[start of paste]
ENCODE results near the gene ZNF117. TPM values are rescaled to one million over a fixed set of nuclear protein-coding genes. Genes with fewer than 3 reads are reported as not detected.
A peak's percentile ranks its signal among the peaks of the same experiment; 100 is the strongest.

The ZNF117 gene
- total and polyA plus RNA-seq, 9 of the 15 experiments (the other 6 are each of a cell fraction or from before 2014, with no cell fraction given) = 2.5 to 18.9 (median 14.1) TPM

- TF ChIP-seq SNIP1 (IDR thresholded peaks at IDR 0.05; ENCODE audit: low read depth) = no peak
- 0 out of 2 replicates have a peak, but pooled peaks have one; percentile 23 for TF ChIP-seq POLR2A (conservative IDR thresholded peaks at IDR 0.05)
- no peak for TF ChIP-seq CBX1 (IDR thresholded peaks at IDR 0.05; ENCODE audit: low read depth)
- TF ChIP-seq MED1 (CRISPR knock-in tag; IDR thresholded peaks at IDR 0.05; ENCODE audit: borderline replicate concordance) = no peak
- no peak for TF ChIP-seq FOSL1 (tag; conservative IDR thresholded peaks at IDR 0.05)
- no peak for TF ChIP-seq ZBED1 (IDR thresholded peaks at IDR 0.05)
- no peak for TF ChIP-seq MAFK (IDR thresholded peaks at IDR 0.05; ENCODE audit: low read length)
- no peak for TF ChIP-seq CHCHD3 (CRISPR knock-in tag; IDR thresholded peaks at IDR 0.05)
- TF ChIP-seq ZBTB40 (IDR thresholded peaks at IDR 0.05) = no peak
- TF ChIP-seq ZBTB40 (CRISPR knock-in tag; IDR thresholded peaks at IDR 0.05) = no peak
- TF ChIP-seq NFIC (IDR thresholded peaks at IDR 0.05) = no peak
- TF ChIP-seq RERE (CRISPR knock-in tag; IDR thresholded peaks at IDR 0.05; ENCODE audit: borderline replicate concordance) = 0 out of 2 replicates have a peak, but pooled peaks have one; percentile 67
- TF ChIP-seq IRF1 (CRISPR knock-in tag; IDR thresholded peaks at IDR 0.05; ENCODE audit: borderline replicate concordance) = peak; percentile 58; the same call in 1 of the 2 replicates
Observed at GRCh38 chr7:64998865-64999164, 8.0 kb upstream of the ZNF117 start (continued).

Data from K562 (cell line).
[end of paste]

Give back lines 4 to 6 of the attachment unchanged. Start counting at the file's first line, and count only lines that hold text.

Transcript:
- total and polyA plus RNA-seq, 9 of the 15 experiments (the other 6 are each of a cell fraction or from before 2014, with no cell fraction given) = 2.5 to 18.9 (median 14.1) TPM

- TF ChIP-seq SNIP1 (IDR thresholded peaks at IDR 0.05; ENCODE audit: low read depth) = no peak
- 0 out of 2 replicates have a peak, but pooled peaks have one; percentile 23 for TF ChIP-seq POLR2A (conservative IDR thresholded peaks at IDR 0.05)